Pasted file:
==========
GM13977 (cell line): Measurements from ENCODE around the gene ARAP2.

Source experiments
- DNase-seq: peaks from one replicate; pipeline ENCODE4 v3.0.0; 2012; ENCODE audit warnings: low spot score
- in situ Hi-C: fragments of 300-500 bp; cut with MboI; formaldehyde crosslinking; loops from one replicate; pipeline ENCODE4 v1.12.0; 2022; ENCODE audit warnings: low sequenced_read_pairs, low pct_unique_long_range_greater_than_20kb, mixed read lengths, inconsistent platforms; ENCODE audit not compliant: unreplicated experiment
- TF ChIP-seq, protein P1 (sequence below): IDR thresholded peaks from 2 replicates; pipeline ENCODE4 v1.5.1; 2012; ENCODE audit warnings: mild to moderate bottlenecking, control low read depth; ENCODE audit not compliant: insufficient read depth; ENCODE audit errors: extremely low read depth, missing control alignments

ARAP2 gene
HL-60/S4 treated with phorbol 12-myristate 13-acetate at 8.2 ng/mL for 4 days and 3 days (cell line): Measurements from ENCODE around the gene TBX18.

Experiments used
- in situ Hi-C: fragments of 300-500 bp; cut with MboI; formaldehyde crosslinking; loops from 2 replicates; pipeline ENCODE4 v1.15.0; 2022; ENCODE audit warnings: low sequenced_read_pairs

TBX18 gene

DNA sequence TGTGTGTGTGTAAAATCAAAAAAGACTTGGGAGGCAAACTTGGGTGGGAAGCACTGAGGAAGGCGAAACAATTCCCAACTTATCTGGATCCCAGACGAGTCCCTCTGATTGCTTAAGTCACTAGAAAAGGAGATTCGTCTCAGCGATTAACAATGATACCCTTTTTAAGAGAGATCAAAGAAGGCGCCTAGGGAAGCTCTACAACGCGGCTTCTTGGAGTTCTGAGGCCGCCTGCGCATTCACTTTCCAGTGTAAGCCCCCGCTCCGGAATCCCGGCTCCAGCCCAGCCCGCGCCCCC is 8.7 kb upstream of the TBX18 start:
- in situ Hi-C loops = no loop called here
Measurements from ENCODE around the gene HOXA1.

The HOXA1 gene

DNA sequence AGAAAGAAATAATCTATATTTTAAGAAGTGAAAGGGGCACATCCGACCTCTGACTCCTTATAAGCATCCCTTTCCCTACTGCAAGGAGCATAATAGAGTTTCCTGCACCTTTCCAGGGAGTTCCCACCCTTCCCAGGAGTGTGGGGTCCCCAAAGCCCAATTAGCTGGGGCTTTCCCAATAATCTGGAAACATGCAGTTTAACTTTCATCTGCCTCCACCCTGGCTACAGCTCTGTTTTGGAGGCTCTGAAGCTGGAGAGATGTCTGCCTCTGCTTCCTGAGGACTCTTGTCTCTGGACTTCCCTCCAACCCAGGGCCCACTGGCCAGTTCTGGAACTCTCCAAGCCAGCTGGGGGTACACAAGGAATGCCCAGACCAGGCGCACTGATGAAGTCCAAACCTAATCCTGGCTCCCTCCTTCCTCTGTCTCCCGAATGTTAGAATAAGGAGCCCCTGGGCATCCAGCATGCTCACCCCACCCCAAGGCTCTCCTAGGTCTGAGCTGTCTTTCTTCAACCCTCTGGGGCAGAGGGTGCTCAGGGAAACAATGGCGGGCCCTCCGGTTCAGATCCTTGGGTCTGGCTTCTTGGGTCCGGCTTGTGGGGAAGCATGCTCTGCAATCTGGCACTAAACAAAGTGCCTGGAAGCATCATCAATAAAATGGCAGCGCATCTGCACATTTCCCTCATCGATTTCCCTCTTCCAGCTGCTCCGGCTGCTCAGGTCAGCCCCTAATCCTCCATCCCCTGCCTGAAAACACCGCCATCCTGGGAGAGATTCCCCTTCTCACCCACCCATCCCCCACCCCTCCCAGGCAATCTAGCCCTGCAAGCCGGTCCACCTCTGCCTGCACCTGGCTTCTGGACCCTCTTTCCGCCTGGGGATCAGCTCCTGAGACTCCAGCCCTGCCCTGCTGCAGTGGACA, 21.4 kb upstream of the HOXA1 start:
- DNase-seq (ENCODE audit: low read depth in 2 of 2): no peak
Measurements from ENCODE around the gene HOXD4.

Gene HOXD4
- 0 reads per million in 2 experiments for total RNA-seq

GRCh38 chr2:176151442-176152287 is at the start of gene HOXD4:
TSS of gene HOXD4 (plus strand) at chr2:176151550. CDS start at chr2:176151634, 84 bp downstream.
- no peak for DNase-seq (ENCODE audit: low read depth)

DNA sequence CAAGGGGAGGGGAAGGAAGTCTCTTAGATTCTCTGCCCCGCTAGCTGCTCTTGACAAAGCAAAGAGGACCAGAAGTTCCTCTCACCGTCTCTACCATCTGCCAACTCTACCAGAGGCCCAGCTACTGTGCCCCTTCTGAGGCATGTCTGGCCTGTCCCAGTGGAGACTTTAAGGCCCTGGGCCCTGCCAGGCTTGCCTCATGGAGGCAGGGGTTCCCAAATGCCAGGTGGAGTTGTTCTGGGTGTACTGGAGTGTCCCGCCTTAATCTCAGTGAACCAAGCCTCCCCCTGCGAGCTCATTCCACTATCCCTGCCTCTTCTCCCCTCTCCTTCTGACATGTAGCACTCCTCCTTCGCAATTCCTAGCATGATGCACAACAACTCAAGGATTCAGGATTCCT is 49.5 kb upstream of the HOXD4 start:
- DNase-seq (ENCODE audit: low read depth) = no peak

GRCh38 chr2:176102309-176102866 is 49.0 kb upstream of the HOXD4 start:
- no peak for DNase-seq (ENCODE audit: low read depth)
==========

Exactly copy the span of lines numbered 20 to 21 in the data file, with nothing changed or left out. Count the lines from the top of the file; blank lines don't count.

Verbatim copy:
GRCh38 chr2:176151442-176152287 is at the start of gene HOXD4:
TSS of gene HOXD4 (plus strand) at chr2:176151550. CDS start at chr2:176151634, 84 bp downstream.